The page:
A corn oil separation technology, developed by a partnership between a group of ethanol producers and a technology firm, enables the extraction of corn oil for use in biodiesel production from a process used to prepare corn for ethanol production.
The technology enables ethanol producers to extract corn oil from the dry mill process. By extracting the oil, producers have the opportunity to increase plant income and improve handling characteristics of distillers dry grains (one of the standard byproducts of the dry mill process).
Named SunSource BioEnergy, LLC, the partnership consists of ethanol producers VeraSun Energy, Glacial Lakes Energy, KAAPA Ethanol and Golden Grain Energy; and technology company Ethanol Oil Recovery Systems.
This is exciting new technology. We believe this breakthrough will improve the economics of ethanol production by creating another product revenue stream.—Don Endres, CEO of VeraSun Energy
SunSource BioEnergy hopes to sell oil extraction units to other ethanol producers. The company also plans to build a 50-million gallon biodiesel production facility that will use the corn oil for biodiesel fuel.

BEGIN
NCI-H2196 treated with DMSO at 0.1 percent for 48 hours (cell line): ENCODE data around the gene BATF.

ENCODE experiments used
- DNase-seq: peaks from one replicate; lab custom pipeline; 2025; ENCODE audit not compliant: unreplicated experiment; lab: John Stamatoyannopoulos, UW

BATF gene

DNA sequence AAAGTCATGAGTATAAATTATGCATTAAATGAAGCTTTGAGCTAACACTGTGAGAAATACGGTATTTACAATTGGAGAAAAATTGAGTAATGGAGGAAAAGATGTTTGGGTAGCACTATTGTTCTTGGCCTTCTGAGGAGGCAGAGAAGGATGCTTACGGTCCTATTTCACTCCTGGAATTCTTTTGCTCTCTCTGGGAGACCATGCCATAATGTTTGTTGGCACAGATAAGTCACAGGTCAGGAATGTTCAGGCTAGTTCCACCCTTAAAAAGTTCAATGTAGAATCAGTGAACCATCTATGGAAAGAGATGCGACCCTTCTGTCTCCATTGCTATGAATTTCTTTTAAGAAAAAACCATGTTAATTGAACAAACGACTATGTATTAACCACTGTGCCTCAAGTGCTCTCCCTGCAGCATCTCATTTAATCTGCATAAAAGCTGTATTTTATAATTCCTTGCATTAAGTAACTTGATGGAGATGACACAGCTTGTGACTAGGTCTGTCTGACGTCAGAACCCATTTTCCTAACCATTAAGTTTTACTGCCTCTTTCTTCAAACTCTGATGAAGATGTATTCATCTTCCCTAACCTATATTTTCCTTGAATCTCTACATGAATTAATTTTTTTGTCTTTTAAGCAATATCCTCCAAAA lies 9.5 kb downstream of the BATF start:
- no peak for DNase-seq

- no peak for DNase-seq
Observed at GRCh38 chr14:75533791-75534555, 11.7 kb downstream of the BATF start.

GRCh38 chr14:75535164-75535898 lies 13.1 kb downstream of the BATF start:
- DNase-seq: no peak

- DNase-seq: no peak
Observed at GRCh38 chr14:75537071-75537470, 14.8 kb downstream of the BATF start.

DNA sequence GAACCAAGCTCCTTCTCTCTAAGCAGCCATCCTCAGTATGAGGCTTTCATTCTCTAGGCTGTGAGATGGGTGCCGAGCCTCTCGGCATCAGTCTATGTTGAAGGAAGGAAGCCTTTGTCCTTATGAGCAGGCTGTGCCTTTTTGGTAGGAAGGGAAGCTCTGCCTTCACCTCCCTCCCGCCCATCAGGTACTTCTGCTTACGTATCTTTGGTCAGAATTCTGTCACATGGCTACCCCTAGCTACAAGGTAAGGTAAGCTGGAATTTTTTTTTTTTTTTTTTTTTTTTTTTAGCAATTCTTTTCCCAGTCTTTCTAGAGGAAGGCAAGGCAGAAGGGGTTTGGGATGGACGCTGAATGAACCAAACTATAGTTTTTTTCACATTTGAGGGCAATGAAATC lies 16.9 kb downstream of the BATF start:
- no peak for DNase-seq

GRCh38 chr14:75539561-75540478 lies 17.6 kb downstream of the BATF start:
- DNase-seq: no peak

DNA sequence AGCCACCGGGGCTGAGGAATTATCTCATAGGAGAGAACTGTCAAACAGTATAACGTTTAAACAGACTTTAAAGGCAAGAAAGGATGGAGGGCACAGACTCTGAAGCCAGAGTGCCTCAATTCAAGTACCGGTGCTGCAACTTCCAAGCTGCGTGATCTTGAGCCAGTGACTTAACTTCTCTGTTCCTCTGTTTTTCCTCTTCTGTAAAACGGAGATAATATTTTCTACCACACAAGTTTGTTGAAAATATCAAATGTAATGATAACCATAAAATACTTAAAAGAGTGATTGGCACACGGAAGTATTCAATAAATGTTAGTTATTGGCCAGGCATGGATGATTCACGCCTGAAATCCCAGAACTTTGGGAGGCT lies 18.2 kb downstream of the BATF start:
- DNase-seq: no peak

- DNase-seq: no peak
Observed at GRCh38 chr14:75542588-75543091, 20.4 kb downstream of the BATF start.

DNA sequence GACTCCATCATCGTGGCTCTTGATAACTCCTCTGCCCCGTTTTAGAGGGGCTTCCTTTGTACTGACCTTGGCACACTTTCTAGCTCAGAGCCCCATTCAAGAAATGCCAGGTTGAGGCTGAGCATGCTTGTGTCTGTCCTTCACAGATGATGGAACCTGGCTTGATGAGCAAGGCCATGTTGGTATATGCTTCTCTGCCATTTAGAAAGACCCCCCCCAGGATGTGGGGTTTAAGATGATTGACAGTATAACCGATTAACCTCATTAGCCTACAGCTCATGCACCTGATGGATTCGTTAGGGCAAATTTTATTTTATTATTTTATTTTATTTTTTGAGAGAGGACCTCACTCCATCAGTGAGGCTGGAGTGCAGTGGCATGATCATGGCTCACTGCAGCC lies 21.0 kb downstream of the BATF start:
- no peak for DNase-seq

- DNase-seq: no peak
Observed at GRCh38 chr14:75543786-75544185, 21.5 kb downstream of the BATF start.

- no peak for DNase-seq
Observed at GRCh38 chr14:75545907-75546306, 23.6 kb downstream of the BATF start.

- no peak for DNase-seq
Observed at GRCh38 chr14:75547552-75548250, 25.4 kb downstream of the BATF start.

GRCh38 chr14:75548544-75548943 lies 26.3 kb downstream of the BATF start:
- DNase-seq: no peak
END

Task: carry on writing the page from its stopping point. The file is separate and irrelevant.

Although corn works perfectly well as a feedstock for biodiesel, it has a lower oil yield per acre than soybean, canola or rapeseed—preferred biodiesel feedstock plants. Hence, it is not often mentioned commercially as a basis for biodiesel.
But the addition of a process to exploit the corn oil byproduct from ethanol production allows the ethanol producers to derive more revenue from the grain.
The co-production of two biofuel streams is not a unique concept. Among others, researchers at Purdue University have pursued the topic, and Renessen, a joint venture between Monsanto and Cargill, has filed a number of patents in the area.
SunSource apparently has made a breakthrough in commercialization. SunSource BioEnergy will be describing its approach at the Fuel Ethanol Workshop in Kansas City on Thursday, June 30.
More details to come.